A Refusal by any Other Name is Still a Captured Contact

The word refuse has such bad connotations.   That girl you wanted to take to the prom, but she ‘refused’. You really wanted that car or that house but the bank ‘refused’ to give you the loan.  The party your parents ‘refused’ to allow you to attend.  All through life, being ‘refused’ was a bad thing.  Finally, a ‘refusal’ that does not mean an opportunity lost.  One of the challenges that any SaaS based service has to overcome is that its users operate in what is often a less controlled environment.   Transactions that have to be processed over the Internet, phone calls that transit the PSTN, a wild array of different types of data networks, designs and equipment,  a wide range of personal computers, people working in less structured environments with varied amounts of training and distractions.    All of these variables and factors contribute to the complexity and problems of providing service in a SaaS model.  inContact is designed to deal with these challenges and still deliver contacts to agents in the most efficient manner possible.

In order for inContact to deliver a contact to an agent, there are a series of data connections that have to be made and a phone call that has to be delivered all in a timely fashion.  It also requires an agent to be present and attentive.  We have designed inContact with logic to detect when it is taking too long for a data connection to establish, or if the call is not completing quickly enough, or if we encounter a busy signal or any of several other ‘real world’ events that can intrude upon the speedy processing on a contact.    Using this logic, and with the intent of delivering the contact as expeditiously as possible, if inContact determines that  a contact cannot be delivered in a timely fashion, it will not expend time and resources in what could be a vain effort of delivering that contact to that agent.   Instead, it will tag that event as a ‘refusal’, and then it will quickly look for another agent and deliver the contact to a different agent.  InContact is so effective at doing this, that the caller is never aware that any delivery problem ever existed and in most cases that contact is not lost but is quickly delivered to and processed by another agent.  Refusals do not mean lost contacts!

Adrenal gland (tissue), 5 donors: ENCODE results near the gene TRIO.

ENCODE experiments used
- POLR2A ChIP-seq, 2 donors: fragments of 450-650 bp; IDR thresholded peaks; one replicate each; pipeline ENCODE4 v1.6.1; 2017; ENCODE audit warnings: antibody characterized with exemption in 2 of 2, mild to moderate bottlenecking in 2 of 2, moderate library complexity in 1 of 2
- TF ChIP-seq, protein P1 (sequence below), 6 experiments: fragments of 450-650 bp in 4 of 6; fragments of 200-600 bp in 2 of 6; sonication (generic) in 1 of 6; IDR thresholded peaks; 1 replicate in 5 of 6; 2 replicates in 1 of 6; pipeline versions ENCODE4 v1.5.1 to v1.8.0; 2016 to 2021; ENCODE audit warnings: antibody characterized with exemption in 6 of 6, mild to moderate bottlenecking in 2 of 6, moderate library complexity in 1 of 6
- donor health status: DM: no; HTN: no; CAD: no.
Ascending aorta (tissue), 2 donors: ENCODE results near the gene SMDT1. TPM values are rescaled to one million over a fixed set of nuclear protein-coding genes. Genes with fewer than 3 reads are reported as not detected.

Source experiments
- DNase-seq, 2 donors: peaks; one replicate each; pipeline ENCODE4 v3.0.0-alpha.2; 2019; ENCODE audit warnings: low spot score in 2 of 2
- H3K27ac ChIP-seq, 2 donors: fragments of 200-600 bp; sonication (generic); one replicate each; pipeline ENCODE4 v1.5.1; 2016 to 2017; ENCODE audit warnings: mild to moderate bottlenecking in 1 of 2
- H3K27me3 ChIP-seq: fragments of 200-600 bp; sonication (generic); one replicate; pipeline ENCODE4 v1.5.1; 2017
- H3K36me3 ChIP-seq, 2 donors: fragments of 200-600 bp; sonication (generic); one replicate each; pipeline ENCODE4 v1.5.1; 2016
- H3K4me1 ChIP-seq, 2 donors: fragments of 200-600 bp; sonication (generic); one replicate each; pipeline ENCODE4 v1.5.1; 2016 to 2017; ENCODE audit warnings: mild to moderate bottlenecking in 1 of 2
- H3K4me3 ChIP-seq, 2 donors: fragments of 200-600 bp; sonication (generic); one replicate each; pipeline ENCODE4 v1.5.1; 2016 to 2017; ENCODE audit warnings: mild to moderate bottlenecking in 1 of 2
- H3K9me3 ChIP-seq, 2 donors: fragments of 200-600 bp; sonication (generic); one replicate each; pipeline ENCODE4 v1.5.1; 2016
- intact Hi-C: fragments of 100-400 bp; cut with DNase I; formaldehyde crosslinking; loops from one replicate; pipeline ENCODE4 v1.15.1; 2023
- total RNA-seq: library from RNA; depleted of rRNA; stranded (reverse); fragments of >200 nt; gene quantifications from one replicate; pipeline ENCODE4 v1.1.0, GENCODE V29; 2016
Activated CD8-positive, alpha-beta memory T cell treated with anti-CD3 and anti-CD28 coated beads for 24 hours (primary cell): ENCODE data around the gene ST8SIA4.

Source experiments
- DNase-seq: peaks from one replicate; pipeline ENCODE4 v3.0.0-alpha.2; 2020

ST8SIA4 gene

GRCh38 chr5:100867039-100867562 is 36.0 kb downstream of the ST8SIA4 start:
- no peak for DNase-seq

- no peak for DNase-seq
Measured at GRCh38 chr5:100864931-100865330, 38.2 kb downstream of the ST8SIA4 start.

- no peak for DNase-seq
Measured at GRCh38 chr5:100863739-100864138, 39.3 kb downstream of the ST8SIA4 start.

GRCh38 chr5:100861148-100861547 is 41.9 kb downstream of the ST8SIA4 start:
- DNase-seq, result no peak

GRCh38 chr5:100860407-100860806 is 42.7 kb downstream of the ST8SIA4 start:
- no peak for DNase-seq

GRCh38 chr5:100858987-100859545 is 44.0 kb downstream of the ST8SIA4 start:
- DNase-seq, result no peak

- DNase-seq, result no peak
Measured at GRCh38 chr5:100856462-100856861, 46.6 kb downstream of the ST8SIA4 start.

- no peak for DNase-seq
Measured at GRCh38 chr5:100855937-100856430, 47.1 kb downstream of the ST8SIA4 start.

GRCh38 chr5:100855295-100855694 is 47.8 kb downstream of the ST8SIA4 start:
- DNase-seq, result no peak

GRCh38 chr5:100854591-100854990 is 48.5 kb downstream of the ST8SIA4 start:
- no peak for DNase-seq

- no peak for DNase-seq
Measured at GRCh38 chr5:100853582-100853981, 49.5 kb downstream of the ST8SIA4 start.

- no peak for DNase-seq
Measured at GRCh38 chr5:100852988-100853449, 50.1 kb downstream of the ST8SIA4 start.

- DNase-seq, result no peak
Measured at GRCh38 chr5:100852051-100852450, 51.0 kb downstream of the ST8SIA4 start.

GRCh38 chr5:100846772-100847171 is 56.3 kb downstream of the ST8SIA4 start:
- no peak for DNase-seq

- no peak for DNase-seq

What causes refusals and what should you do about them?  Your CSM can provide you with documentation that describes refusal causes and corrective actions.  While a refusal does not mean the contact was lost, it does detract from your efficiency.  So understanding their cause and working to reduce them is desirable.  Will you ever be able to get rid of all refusals? -  probably not.  There are many reasons for them, many of which are a product of people behavior. (See my comments on the Human Factor).  There are also technical design issues and Internet events that can cause the occasional refusal.  What you should do is study and learn what your normal refusal rate is.  What is ‘normal’ varies from company to company but commonly, refusals are less than 1 or 2 percent of total contacts.  If you have refusal rates of 2 percent or more, you should spend some time to find out why.  It may be a simple training issue, or there may be a chronic technical problem that needs to be fixed.  Contact our Technical Support team or your CSM and they can help resolve the problem.

At inContact, our goal is to provide a system that delivers your customers and business to you quickly and reliably.  Where being ‘refused’ does not mean a customer or opportunity lost, but services delivered in spite of challenges and obstacles. 

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